The spirit was not malicious, she felt. But it was off-putting. A bracelet was suddenly missing its colored stones. The next day, the stones reappeared, sitting on a table with the bracelet encircling them. The ghost, or whatever it was, liked to lock bathroom and bedroom doors from the inside. The landlord grew so frustrated that he had the door locks removed.
The last straw came when Margaret went to do laundry in the basement.
“Lights began flashing and things were zooming through the air,” she said.
Though not a churchgoer, she decided it was time to call a priest. The Rev. Martin X. Moleski, a Canisius College professor and Jesuit priest, agreed to visit, and to bless the house.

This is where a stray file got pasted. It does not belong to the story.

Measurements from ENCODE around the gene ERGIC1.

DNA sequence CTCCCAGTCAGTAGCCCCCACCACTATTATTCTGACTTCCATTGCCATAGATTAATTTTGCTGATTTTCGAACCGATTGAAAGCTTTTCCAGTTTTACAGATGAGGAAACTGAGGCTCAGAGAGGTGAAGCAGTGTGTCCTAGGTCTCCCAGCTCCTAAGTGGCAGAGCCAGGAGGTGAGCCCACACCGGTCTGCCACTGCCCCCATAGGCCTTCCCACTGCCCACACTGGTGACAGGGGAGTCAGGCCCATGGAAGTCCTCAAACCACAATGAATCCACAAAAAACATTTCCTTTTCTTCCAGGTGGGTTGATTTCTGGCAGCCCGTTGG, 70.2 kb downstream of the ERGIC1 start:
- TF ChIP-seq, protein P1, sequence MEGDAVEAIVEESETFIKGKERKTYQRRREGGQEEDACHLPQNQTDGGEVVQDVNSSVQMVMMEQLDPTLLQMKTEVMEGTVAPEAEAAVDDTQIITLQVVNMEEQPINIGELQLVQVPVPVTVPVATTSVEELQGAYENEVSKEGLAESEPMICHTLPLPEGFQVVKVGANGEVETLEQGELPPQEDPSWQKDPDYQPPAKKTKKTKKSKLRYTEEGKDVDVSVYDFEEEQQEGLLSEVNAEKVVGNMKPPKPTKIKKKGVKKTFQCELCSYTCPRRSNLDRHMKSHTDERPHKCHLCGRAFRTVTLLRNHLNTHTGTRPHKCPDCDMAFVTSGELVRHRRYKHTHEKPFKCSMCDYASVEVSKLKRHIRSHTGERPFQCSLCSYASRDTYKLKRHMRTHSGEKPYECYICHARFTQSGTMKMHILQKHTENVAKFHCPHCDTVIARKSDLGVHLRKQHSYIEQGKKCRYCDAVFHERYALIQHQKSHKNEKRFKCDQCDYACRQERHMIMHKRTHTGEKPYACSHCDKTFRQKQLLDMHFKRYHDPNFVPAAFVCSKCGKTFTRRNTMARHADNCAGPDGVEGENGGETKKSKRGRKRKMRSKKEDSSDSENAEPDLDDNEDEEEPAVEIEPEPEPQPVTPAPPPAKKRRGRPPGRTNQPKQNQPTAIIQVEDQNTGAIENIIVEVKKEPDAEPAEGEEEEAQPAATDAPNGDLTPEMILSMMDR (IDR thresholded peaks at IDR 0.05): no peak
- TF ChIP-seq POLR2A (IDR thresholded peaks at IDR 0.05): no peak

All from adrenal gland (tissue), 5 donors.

He welcomes these requests, he said. The Catholic Church forbids mediums, Ouija boards, séances, or any attempt to conjure up the dead. These things are believed to be gravely dangerous.
“Our impression is ghosts could be work of demons,” Moleski explained. “There’s every reason for demons to pretend to be members of our family, or some notorious person who lived in a place. Supernatural demons are smarter than we are. They never have to eat or rest or sleep. They just know the nature of things automatically. They are knowers. If we have enemies like that, why can’t they fool us? Why wouldn’t they want to fool us about life after life?
“So if someone says to me, ‘I think my house is haunted,’ my response is, ‘Sure, that’s possible. And let’s pray that God will deliver us from evil.’ I’m always, always ready to pray, to ask that, if there is any spiritual force of any kind, to ask God to drive it out, to let people have peace.”